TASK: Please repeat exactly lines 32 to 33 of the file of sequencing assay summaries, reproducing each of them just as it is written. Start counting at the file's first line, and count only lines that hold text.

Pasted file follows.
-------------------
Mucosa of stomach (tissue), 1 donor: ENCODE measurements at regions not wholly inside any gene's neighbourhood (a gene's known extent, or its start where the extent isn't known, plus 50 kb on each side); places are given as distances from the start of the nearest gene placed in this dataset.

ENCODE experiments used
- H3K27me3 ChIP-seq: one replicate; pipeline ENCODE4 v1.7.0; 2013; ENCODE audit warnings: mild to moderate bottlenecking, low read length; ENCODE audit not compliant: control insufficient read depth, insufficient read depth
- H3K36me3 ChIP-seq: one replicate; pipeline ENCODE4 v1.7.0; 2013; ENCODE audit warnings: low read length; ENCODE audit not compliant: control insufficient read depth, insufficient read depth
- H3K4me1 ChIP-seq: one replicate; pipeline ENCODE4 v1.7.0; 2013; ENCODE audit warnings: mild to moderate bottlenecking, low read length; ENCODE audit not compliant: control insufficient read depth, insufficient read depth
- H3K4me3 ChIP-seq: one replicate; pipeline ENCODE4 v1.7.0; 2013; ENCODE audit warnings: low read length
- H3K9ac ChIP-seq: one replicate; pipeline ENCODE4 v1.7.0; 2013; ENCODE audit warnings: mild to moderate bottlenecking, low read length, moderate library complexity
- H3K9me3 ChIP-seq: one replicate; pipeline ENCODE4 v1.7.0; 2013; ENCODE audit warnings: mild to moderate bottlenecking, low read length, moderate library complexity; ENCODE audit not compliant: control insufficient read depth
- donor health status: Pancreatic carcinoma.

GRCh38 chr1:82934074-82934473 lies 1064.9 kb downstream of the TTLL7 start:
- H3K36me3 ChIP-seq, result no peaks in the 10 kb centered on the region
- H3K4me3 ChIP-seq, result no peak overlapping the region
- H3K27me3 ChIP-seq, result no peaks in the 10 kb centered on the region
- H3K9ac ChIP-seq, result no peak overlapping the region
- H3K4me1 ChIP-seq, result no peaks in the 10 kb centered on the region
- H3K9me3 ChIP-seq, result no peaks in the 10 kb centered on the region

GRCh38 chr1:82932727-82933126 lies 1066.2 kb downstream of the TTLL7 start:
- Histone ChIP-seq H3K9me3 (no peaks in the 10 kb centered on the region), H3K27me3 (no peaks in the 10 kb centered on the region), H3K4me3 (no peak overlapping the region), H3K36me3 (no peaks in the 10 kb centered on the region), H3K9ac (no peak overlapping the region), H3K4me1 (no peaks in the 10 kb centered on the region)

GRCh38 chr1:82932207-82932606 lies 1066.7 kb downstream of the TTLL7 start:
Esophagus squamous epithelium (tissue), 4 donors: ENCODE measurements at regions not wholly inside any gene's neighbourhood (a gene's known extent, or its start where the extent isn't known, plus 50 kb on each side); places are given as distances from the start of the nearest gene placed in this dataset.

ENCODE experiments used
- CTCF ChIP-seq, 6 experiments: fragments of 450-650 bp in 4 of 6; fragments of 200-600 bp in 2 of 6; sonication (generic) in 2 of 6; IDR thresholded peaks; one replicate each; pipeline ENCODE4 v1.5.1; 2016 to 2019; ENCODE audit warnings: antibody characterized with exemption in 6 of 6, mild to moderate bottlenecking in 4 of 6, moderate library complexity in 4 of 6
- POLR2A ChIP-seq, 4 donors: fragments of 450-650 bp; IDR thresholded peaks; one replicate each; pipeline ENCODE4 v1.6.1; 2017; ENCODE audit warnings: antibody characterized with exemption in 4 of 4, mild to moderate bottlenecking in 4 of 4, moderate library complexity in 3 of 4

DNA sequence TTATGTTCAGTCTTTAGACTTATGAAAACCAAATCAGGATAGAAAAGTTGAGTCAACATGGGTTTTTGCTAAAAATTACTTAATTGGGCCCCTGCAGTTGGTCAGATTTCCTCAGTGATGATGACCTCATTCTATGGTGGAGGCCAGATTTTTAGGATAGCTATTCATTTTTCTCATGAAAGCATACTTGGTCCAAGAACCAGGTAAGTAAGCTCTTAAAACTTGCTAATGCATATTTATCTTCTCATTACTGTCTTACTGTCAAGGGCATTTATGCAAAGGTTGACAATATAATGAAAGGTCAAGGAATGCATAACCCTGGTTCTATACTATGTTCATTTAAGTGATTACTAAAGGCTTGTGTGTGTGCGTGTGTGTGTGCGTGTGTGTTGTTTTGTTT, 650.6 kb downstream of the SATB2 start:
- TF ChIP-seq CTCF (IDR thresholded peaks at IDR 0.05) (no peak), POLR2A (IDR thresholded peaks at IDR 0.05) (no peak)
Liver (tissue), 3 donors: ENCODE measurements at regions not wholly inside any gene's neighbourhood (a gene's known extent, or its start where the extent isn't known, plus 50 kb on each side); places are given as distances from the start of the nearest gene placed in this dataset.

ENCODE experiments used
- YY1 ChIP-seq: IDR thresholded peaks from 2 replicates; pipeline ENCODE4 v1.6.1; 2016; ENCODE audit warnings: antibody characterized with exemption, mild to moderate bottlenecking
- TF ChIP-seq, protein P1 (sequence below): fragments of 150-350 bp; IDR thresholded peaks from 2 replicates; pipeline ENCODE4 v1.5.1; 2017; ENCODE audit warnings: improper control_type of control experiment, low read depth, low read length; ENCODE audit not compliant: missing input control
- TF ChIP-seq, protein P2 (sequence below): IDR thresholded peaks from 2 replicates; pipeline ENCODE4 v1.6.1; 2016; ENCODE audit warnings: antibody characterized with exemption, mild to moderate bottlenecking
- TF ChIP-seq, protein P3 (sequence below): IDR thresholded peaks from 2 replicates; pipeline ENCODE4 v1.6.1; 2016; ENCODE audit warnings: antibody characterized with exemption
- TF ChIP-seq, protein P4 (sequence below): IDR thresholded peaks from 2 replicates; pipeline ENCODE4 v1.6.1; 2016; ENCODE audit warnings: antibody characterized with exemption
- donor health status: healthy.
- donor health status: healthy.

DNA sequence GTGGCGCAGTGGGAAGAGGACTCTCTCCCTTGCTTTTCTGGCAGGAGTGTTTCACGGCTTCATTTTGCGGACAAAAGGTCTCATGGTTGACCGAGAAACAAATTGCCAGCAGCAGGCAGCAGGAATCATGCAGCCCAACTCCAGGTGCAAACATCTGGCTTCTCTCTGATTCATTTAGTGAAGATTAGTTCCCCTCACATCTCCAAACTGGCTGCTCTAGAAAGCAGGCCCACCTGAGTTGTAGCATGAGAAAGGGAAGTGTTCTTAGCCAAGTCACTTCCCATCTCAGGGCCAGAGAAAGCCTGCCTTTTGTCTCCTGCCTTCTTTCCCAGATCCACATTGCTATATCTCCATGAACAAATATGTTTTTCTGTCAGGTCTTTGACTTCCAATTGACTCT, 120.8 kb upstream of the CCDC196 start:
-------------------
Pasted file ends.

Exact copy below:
- TF ChIP-seq, protein P4 (sequence below): IDR thresholded peaks from 2 replicates; pipeline ENCODE4 v1.6.1; 2016; ENCODE audit warnings: antibody characterized with exemption
- donor health status: healthy.